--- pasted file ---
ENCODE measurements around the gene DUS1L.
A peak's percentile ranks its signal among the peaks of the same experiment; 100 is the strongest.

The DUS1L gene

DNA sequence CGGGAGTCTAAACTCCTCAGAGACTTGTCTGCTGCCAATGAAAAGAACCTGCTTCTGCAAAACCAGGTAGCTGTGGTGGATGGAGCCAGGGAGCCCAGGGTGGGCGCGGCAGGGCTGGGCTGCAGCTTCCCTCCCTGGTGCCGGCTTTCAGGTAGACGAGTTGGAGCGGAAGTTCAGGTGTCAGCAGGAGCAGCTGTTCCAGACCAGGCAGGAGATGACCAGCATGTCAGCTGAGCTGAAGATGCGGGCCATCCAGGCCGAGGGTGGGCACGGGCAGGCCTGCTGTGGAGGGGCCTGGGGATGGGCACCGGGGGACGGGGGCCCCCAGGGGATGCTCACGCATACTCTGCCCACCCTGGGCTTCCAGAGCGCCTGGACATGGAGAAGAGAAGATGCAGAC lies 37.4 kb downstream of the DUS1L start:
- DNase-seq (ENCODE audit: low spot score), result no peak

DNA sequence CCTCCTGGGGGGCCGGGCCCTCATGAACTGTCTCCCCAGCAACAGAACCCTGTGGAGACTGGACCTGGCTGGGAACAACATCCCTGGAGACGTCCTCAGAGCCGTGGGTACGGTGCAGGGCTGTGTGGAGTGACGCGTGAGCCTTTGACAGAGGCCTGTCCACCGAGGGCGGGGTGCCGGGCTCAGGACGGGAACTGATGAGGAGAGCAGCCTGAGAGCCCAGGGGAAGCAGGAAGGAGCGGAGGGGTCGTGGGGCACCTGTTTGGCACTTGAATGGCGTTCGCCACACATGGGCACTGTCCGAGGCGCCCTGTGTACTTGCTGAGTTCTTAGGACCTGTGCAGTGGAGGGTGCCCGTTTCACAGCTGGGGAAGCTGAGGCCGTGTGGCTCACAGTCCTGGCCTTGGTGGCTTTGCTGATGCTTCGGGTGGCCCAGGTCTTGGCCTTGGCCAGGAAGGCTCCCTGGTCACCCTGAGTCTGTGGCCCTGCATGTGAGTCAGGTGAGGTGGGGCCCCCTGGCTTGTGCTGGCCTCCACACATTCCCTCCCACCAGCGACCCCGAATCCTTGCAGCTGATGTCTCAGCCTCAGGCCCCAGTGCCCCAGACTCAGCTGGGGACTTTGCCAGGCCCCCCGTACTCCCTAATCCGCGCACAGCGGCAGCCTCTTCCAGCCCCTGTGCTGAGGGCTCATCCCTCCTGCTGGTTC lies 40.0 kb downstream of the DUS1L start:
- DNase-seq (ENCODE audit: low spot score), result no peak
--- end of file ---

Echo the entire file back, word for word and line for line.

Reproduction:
ENCODE measurements around the gene DUS1L.
A peak's percentile ranks its signal among the peaks of the same experiment; 100 is the strongest.

The DUS1L gene

DNA sequence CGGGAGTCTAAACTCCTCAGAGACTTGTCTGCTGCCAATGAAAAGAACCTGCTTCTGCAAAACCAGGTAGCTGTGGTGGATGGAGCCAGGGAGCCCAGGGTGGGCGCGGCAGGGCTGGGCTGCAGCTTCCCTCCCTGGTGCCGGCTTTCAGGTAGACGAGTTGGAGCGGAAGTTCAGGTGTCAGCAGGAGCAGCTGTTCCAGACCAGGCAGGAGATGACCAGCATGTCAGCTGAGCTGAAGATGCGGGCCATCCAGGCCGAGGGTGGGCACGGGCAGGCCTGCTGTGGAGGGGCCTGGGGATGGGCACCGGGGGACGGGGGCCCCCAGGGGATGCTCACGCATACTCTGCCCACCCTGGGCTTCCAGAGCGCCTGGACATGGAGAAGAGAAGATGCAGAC lies 37.4 kb downstream of the DUS1L start:
- DNase-seq (ENCODE audit: low spot score), result no peak

DNA sequence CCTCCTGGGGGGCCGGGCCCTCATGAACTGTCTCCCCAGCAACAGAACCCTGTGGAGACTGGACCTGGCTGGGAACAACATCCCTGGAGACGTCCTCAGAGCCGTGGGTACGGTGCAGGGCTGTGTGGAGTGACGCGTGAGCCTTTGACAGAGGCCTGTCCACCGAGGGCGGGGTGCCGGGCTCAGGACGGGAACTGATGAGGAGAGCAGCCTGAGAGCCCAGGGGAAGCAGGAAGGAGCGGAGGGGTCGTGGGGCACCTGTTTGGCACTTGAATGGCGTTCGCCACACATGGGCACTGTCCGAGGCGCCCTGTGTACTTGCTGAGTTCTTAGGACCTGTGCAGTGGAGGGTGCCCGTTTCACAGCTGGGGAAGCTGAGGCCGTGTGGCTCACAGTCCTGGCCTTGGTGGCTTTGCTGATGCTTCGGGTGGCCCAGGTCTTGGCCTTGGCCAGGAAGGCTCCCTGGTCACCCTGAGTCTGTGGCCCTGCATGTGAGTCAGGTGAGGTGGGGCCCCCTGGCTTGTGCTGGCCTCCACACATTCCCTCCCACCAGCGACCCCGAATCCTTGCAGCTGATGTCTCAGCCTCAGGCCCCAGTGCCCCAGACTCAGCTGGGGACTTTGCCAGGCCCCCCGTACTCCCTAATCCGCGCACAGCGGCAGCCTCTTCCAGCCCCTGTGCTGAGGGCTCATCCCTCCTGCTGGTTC lies 40.0 kb downstream of the DUS1L start:
- DNase-seq (ENCODE audit: low spot score), result no peak